Associate Professor of Economics
Weatherhead School of Management
11119 Bellflower Road
Cleveland, Ohio 44106
Office Phone: 216-368-4294
I work in applied microeconomics. My main areas of interest are 1) economic decision making in social contexts and 2) the economics of language and culture. I use a range of empirical methods from lab and field experiments to observational data. I completed my Ph.D. in economics at Harvard University in 2007. I also have an M.A. in anthropology from the University of Chicago.
Training Aspiring Entrepreneurs to Pitch Experienced Investors: Evidence from a Field Experiment
With Scott Shane
Abstract We develop an explanation of how training aspiring entrepreneurs in the “best practice” of pitching affects their odds of continuing funding discussions with accredited investors. We model accredited investors’ decision to continue investigation of new ventures as a function of their prior beliefs about new ventures and the information contained in the entrepreneurs’ pitches. We derive five hypotheses from the model, which we test through a field experiment that randomly assigns pitch training at four elevator pitch competition. The data support all five hypotheses, and are inconsistent with alternative explanations for how training aspiring entrepreneur to pitch increases their probability of continued funding interaction with investors.
Status and the Demand for Visible Goods: Experimental Evidence on Conspicuous Consumption
With Roman Sheremata
Abstract Some economists argue that consumption of publicly visible goods is driven by social status. Making a causal inference about this claim is difficult with observational data. We conduct an experiment in which we vary both whether a purchase of a physical product is publicly visible or kept private and whether the income used for purchase is linked to social status or randomly assigned. Making consumption choices visible leads to a large increase in demand when income is linked to status, but not otherwise. We investigate the characteristics that mediate this effect and estimate its impact on welfare.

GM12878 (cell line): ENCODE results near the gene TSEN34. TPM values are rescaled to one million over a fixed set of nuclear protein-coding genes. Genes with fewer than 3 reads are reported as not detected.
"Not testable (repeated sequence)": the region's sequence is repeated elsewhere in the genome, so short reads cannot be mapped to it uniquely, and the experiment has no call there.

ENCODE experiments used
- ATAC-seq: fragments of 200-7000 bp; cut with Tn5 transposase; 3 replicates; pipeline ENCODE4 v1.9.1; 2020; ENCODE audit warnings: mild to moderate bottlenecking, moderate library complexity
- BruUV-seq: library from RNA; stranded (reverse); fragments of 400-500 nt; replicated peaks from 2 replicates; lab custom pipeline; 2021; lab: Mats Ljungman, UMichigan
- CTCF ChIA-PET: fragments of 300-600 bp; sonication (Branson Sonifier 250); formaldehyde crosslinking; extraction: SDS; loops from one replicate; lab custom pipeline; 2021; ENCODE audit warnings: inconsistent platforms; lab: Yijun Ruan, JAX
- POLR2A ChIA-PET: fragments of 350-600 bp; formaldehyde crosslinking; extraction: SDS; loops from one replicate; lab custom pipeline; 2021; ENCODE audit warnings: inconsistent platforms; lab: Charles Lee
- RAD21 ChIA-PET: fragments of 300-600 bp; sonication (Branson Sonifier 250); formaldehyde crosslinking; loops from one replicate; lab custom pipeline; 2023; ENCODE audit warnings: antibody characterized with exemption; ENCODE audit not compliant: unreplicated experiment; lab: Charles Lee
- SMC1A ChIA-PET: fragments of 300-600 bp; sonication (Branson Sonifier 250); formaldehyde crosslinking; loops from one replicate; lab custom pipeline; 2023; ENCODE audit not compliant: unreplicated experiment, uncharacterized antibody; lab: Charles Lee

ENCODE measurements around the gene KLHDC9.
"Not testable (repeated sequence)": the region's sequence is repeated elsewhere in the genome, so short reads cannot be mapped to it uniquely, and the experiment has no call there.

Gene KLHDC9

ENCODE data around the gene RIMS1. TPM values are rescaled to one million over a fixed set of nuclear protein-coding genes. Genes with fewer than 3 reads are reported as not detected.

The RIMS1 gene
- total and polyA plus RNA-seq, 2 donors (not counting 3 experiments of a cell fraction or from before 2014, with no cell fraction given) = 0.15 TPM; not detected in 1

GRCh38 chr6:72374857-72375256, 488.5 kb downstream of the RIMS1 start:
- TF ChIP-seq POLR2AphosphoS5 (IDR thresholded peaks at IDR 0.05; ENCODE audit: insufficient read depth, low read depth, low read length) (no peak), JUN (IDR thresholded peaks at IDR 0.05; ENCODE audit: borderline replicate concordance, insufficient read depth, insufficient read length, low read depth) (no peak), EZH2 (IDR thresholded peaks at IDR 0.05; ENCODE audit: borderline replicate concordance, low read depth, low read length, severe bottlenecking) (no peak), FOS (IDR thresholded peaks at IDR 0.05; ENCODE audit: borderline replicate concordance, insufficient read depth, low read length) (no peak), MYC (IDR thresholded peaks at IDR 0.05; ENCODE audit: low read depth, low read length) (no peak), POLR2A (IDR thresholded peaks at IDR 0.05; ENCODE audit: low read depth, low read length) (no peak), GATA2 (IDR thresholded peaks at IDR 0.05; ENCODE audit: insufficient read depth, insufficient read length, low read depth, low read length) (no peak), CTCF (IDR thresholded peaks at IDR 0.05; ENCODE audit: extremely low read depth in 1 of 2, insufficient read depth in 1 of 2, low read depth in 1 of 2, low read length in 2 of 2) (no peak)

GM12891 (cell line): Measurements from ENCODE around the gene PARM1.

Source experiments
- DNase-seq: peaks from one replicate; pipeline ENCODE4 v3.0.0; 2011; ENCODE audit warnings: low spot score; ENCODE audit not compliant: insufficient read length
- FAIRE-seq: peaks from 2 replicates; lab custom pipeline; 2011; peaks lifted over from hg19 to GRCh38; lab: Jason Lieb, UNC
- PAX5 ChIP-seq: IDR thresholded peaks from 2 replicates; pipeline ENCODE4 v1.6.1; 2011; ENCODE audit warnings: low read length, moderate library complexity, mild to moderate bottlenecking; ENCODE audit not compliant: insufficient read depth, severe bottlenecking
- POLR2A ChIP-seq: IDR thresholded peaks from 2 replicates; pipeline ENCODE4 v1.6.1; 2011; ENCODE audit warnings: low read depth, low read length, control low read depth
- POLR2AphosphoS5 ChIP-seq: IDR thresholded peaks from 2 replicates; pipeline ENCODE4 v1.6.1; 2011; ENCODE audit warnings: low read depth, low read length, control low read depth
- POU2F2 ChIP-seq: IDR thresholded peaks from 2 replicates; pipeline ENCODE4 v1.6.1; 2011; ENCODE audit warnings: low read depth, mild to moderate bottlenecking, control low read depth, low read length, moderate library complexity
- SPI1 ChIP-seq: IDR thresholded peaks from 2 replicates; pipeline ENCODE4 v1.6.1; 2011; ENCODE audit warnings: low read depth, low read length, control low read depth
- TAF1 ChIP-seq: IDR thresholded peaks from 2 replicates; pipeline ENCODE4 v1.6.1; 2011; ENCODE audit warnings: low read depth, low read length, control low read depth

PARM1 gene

Negative Emotion, Income, and Welfare
Abstract I use instrumental variables to estimate the causal effect of family income on the frequency with which individuals experience negative emotions. Doubling income reduces the experience of negative emotions by 0.26 SD on average. Percentage changes in income have a constant effect on negative emotion for family incomes below $80,000. Above $80,000, the effect of percentage changes declines, reaching zero at $200,000. A dollar change in family income has an eight times larger effect at the 20th percentile of income than the 80th percentile. Effects of income are similar on the high levels of negative emotion characteristic of mental illness, except there is no satiation.
Mental Accounts and the Mutability of Altruism
Abstract This study uses a framed field experiment to investigate whether the neoclassical model or mental accounting better describes how income from different sources are treated in sharing decisions. Participants play a dictator game after earning income in real-effort task and/or receiving a windfall. I find that dictators treat marginal earned and windfall income as partially infungible, which supports mental accounting. Two-step estimates show that sharers shared 15% of a marginal windfall token and 7% of a marginal earned token. Strikingly, sharers who had income from both sources were sharply less generous with both earned and windfall income than those who had only a single source. This is consistent with other instances of complex decision frames inducing selfish behavior by providing a cover of ambiguity. This aspect of mental accounts has thus far received little attention. A follow-up experiment shows that two accounts must qualitatively different, not just multiple in number, to induce more selfishness.
Are the World's Languages Consolidating? The Dynamics and Distribution of Language Populations
(The Economic Journal, Forthcoming)
Abstract Scholars have long conjectured that the return to knowing a language increases with the number of speakers. Recent work argues that long-run economic and political integration accentuates this advantage, leading to a consolidation in which the largest languages increase their population share at the expense of the rest. I show using a new dataset that, to the contrary, language size and growth are uncorrelated except for those very small languages with <35,000 speakers. I incorporate this finding into a model of language coordination in which agents interact locally over a network. The steady-state distribution of language sizes follows a power law and precisely fits the size distribution of the 1,900 languages with >35,000 speakers. Simulations suggest the extinction of 40% of languages with <35,000 speakers within 100 years.